Love, Victor is the follow up to the successful gay romcom Love, Simon. However, unlike it’s predecessor, Love, Victor is a series, which means it’s literally bingeable. And with Love, Victor we get a young, Latino lead who is struggling to discover his sexuality and what that means for his friendships, relationships, and family.

This sequel offers a touching extension of that story, with a new teen — having transferred to the same high school — experiencing his own coming-out story. Diverted to Hulu from Disney+, it’s a well-crafted teen soap, with a winning cast.

Victor (Michael Cimino) — the oldest of three kids — has moved to Creekwood High in Georgia, which feels positively progressive compared to his hometown in Texas.

He makes contact with Simon (Nick Robinson) via email, using him as a sounding board as he comes to grips with who is — and more to the point, who he loves. Of course, Victor isn’t the only one with secrets, including issues pertaining to his parents responsible for the family’s relocation.

Coming from a less accepting background, Victor struggles with the prospect of being anything but straight and sharing that with his family, exacerbated by a visit from his bigoted grandpa, who is judgmental about Victor’s little brother playing with the wrong kind of toys.

Love, Victor is the highly-anticipated sequel to the film, Love, Simon.

Credit: Love, Victor / Hulu

2018’s Love, Simon was a milestone in young, queer representation on the big screen. But it was also overwhelmingly white and seemed made for a straight audience. Sure, its protagonist, Simon, struggled with his sexual identity, but he did so from inside thick layers of privilege that kept him safe. He was white, he lived in a fancy Atlanta suburb with his liberal, warm parents — he could and did easily pass for straight.

That’s why, though it was packaged as a chance for LGBTQ+ kids to finally see themselves on screen in a mainstream love story, the movie played it a little too safe for many queer viewers.

Enter: Love, Victor, where in the pilot’s opening minutes, the series espouses a mission statement that engages with the film’s limitations in a way that seems promising.

The series is now available (finally!) to stream on Hulu!

Every episode of Love, Victor is now available for streaming on Hulu. So if you’re looking for Latinx LGBTQ representation on TV, definitely tune in to Love, Victor.

The Long-Running Series ‘Cops’ Has Been Canceled Amid George Floyd Protests

Entertainment

The Long-Running Series ‘Cops’ Has Been Canceled Amid George Floyd Protests

Paramount Pictures

It’s over bad boys.

“Cops” the long-running series that premiered on Fox in 1989 has come to an end. Paramount Network, which took up the series six-years ago was dropped from the network last week in the wake of George Floyd’s death.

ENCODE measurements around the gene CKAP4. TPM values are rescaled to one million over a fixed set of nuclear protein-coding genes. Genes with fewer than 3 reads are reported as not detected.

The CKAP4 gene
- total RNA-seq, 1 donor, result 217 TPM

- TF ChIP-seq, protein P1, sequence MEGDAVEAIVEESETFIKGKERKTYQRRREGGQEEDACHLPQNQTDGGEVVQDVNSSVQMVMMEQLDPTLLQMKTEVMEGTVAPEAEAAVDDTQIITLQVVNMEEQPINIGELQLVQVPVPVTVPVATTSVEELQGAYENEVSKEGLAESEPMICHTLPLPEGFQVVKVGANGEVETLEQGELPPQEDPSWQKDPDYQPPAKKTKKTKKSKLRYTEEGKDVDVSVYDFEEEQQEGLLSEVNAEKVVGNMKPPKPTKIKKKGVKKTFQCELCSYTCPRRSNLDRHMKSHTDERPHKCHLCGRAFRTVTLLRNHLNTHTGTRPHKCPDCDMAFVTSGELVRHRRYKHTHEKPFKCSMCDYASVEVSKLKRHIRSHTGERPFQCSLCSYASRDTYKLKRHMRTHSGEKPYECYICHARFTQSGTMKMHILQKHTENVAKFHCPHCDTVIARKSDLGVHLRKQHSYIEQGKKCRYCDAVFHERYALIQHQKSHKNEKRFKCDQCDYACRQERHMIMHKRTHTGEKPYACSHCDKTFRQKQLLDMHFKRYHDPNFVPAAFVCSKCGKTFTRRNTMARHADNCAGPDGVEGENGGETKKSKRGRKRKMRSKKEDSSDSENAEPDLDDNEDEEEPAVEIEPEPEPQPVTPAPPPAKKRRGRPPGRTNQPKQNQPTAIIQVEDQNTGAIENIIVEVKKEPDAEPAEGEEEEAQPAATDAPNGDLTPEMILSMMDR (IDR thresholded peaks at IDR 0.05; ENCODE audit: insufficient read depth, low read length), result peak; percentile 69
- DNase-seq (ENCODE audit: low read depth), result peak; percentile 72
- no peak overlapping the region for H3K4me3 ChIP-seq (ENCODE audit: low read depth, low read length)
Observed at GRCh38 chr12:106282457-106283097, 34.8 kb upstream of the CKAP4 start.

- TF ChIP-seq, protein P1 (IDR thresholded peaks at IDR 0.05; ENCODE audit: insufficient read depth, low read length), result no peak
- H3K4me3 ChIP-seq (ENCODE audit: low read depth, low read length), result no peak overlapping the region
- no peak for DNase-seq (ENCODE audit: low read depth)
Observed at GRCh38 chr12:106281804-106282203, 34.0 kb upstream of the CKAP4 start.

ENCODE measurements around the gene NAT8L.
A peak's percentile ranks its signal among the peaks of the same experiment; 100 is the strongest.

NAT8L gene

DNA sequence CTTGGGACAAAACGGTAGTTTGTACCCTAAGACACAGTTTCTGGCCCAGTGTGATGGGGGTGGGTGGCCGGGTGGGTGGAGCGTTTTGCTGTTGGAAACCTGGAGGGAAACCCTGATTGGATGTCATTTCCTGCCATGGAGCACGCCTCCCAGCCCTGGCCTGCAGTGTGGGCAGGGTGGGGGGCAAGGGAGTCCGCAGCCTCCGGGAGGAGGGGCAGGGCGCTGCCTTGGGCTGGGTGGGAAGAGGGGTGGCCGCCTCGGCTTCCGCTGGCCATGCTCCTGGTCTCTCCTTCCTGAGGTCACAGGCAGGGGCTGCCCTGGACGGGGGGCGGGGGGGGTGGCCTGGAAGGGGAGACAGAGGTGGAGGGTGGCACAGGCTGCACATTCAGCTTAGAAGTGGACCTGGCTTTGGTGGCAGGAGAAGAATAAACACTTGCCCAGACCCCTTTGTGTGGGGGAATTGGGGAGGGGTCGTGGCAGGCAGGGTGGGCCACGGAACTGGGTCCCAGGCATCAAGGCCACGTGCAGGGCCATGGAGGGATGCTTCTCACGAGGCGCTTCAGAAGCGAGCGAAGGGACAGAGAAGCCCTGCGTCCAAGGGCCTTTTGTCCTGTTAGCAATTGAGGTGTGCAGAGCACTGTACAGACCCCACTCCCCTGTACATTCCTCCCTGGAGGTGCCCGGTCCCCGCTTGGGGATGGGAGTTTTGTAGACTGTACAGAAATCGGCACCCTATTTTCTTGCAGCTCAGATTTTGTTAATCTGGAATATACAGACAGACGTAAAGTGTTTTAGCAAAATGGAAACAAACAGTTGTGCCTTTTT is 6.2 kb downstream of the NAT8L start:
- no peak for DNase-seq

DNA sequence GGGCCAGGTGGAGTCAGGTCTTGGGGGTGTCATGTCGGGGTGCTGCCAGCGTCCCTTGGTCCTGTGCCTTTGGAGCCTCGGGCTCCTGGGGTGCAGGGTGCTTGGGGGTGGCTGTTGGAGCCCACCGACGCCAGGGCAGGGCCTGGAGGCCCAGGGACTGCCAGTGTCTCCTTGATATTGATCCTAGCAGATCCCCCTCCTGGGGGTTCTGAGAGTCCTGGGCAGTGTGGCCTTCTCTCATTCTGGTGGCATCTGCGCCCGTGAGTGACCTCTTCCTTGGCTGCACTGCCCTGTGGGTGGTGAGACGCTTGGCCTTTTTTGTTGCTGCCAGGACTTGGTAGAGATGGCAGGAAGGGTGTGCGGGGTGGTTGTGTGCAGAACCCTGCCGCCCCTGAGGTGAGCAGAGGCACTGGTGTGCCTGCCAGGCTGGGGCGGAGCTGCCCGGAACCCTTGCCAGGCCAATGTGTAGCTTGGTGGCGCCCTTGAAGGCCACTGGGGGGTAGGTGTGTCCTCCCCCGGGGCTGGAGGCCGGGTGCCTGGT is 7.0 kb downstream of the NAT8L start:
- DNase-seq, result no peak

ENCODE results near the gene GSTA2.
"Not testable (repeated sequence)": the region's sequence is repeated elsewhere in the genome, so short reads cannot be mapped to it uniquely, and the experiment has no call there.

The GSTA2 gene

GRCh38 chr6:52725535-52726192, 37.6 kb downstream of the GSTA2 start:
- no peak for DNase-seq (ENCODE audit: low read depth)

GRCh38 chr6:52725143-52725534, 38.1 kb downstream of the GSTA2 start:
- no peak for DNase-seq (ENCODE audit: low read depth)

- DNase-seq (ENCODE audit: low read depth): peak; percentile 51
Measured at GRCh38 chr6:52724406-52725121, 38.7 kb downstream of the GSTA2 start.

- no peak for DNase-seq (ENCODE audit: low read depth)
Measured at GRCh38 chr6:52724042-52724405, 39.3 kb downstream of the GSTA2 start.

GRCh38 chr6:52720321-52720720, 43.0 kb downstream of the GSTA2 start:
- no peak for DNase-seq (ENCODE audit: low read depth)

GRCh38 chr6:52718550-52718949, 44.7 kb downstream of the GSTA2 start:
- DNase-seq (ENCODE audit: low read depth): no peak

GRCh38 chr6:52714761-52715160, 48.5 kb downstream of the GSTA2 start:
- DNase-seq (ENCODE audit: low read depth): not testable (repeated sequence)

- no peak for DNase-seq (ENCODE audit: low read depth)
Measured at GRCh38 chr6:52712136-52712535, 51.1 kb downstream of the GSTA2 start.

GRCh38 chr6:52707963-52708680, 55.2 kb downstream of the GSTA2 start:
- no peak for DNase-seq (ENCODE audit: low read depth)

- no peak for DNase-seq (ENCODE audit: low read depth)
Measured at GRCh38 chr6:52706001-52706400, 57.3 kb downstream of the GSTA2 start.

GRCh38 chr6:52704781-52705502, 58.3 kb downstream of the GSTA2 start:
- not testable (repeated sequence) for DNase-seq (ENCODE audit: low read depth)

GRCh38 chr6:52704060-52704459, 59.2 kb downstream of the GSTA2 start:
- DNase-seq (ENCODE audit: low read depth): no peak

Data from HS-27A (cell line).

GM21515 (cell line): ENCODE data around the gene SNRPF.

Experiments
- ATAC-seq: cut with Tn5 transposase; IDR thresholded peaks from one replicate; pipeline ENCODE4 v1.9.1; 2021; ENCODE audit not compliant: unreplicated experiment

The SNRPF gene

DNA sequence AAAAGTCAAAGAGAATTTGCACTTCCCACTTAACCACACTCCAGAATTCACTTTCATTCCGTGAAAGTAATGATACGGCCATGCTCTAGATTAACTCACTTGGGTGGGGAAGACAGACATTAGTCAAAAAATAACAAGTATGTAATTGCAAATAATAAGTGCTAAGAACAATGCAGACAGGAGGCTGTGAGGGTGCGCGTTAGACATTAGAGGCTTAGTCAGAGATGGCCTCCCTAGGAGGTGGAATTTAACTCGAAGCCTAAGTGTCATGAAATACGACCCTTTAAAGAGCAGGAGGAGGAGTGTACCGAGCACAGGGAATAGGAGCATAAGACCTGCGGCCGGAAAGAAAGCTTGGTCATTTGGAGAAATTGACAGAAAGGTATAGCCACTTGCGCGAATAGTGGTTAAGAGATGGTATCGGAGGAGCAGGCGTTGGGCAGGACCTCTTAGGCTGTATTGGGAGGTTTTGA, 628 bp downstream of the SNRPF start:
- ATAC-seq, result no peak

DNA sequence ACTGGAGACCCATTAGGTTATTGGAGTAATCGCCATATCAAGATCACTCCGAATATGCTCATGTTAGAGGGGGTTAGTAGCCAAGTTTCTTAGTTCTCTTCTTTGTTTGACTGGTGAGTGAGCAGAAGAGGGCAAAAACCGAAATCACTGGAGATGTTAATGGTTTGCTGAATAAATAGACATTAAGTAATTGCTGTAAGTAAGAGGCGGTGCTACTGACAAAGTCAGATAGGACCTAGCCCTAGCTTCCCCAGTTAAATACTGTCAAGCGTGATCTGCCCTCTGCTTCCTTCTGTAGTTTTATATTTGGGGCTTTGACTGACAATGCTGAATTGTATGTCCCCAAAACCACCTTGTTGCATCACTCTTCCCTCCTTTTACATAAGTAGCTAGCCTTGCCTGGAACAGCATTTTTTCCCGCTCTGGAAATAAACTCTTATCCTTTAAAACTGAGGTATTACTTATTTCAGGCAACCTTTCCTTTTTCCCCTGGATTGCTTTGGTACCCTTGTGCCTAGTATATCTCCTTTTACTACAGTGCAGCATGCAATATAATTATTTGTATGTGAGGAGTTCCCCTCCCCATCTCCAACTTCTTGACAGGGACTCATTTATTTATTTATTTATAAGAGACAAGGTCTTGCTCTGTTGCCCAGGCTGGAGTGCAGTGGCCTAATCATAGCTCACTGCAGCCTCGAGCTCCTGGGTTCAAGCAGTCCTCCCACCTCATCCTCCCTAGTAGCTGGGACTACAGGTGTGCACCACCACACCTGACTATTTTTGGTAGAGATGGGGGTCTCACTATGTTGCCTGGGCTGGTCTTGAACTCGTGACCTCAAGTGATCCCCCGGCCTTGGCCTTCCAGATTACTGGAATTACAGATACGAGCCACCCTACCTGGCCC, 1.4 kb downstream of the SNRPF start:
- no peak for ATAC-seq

According to Deadline, the series will not be returning.

Last month’s death of George Floyd has catalyzed a movement in recent weeks setting off hundreds of protests and efforts to change racial injustice across the country and globe.

“Cops,” which was meant to premiere its 33rd season earlier this week, was wiped from broadcasting on June 1. According to the New York Times, the decision was long in the making. In 2013 the civil rights group Color of Change began to campaign against the show and urge Fox to renew the unscripted law-enforcement show. The group called on advertisers to withdraw support after the show’s producers and the advertisers “built a profit model around distorted and dehumanizing portrayals of black Americans and the criminal justice system.”

The group underlined that the unscripted series “offers a highly filtered version of crime and the criminal justice system — a ‘reality’ where the police are always competent, crime-solving heroes, and where the bad boys always get caught.”

At the time, Fox removed the series from its prime-time lineup. But it proved to be a small and very brief victory, Spike TV picked up the show that May and six years ago it was picked up by Paramount.

According to a report by Broadcasting & Cable in 2005, most police departments screened video from the series before they were broadcast to use as a recruiting tool.

The network’s decision to remove the series from its slots is being applauded by Color of Change and other organizations against the show’s content and messages.

“This is the right move and I want to give Paramount credit for being one of the first,” Rashad Robinson, the executive director of Color of Change told New York Times. “We want to see more. These cop reality shows that glorify police but will never show the deep level of police violence are not reality, they are P.R. arms for law enforcement. Law enforcement doesn’t need P.R. They need accountability in this country.”

The decision to remove the series from its slots is a pretty big move for Paramount considering it has provided “subpar if stable ratings.” According to Nielsen data, the show had about 470,000 total viewers per episode in mid-May.

Fortunately, it seems Paramount isn’t the only one shutting down glorification of the police. On June 5, A&E removed last weekend’s episodes of its hit docuseries Live PD. According to the New York Times, the network is still assessing when or if to bring the series back.